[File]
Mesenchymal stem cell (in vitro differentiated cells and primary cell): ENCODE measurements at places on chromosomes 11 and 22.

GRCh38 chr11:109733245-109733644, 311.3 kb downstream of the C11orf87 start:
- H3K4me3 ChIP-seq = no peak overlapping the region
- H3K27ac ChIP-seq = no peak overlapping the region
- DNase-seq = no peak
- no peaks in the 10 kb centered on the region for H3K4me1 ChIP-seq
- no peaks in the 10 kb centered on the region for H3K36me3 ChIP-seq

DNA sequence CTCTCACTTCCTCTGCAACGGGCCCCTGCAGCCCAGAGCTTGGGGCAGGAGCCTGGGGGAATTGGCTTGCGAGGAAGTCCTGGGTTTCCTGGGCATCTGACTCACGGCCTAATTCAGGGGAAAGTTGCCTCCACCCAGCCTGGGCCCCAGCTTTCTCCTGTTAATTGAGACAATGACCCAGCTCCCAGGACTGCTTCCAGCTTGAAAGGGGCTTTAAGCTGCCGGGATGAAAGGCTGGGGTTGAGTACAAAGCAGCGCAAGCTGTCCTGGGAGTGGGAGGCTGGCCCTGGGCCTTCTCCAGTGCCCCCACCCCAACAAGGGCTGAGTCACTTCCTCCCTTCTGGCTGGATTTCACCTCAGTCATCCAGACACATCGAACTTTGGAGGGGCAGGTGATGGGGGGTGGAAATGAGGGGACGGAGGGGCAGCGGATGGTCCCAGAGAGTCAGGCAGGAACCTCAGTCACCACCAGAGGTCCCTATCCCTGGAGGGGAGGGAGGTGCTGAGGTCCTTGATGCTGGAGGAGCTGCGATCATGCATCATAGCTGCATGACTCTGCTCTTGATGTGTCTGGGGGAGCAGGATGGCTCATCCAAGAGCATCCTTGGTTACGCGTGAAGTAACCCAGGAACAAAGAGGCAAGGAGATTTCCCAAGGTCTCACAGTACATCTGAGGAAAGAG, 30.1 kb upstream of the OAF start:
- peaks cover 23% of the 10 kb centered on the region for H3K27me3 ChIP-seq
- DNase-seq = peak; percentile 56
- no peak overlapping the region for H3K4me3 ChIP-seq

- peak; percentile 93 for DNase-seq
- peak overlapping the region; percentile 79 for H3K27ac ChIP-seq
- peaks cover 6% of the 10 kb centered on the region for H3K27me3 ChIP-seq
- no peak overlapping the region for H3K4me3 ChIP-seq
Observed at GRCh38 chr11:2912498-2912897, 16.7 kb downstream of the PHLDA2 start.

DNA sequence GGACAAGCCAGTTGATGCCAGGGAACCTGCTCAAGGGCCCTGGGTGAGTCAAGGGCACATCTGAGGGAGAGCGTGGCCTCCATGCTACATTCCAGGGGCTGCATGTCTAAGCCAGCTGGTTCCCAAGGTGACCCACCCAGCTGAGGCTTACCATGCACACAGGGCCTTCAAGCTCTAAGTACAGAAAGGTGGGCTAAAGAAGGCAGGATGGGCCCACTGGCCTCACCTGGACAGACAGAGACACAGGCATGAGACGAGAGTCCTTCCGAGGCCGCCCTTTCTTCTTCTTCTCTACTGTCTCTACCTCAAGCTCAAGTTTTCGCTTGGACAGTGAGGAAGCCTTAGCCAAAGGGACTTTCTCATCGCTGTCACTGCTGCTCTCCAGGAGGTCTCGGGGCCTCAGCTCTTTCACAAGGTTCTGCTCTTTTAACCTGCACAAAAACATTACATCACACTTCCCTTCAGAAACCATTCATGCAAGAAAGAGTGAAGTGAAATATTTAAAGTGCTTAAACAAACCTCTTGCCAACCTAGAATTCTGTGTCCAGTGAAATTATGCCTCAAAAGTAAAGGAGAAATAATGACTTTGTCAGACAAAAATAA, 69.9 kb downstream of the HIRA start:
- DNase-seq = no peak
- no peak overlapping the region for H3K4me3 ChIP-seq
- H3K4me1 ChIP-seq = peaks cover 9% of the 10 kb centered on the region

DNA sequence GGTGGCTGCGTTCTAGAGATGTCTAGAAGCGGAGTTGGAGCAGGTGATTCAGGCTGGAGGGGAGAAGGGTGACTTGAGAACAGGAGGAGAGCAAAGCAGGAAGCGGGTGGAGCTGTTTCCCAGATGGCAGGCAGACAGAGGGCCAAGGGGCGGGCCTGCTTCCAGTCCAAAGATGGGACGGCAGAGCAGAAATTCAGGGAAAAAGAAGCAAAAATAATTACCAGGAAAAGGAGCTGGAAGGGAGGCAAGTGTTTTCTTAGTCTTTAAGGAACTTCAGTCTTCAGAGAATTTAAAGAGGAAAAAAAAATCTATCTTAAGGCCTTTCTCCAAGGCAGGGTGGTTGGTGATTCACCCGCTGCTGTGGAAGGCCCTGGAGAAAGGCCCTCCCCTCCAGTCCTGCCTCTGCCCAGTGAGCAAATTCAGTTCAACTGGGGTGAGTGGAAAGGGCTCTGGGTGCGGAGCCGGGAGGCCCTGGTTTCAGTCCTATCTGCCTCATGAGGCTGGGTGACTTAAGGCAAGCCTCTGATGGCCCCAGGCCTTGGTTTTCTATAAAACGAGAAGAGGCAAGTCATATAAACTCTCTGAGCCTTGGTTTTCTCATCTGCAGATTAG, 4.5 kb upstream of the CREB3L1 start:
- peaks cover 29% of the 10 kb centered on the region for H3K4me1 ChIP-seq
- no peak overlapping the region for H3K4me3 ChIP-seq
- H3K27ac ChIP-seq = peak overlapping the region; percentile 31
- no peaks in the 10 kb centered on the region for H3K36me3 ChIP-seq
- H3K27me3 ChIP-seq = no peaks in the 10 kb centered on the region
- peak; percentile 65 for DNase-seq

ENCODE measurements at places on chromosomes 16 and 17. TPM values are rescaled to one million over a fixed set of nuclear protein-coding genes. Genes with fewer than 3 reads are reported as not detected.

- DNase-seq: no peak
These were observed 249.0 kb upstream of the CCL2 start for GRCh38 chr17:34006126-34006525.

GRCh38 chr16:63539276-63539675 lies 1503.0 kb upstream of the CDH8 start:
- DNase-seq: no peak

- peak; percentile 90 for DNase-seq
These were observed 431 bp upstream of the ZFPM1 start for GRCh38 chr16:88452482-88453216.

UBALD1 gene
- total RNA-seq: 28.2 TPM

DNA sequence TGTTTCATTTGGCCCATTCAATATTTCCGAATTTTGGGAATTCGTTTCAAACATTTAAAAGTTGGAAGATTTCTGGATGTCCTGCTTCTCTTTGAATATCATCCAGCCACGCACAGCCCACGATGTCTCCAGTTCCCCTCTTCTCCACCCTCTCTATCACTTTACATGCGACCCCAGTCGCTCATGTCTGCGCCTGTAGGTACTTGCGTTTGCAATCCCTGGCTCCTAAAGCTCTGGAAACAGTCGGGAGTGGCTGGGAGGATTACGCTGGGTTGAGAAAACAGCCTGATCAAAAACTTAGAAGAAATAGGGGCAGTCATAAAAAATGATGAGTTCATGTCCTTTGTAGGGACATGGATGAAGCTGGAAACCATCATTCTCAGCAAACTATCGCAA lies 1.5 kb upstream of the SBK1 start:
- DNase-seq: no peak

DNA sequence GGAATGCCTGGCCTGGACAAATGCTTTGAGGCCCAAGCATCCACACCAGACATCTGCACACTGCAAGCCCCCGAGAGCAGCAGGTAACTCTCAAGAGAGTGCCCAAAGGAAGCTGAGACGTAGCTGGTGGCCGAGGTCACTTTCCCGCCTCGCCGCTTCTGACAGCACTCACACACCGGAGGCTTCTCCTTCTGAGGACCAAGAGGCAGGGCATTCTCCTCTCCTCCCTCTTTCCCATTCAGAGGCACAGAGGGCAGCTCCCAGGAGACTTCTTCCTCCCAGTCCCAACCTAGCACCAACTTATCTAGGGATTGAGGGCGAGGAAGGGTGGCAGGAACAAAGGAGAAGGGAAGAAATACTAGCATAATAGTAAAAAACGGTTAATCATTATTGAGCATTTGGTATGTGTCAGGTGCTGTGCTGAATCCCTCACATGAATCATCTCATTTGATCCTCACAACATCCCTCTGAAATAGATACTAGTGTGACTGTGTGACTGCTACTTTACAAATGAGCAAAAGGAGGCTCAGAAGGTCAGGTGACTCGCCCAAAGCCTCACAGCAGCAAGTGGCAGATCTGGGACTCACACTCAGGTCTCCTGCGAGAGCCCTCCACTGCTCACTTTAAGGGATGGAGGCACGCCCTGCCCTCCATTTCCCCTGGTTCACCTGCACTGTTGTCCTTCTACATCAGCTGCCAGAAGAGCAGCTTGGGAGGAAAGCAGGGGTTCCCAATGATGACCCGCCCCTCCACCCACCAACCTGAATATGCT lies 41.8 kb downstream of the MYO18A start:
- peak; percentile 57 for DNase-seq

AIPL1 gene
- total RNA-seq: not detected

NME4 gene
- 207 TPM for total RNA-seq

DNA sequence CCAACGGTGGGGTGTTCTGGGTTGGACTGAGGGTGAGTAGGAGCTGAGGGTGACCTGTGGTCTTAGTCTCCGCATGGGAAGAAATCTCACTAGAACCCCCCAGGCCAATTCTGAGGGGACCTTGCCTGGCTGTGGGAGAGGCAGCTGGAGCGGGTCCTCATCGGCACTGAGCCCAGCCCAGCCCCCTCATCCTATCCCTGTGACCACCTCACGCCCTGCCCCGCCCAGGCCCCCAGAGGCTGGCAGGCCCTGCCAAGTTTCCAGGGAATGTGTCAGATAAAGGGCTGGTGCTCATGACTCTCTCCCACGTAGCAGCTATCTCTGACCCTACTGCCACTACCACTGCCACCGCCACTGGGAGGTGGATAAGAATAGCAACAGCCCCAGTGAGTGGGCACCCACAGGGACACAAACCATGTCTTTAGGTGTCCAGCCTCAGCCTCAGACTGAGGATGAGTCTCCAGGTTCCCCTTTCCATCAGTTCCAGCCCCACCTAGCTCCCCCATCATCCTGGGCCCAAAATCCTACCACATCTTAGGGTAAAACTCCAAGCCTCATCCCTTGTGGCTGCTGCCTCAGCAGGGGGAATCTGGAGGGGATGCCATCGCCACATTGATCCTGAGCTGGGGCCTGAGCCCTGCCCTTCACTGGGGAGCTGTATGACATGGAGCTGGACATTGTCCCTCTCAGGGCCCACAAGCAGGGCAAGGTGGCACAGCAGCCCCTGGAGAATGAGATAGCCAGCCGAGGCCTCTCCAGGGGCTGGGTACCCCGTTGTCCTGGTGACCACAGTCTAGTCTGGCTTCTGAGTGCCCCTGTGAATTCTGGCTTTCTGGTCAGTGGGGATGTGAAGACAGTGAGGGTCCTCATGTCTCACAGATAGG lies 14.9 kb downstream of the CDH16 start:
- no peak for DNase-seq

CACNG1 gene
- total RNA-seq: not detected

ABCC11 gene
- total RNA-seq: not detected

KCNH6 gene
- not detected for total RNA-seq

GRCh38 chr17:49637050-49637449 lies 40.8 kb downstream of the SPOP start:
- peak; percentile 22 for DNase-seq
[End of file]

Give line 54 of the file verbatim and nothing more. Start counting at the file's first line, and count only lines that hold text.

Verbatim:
- peak; percentile 22 for DNase-seq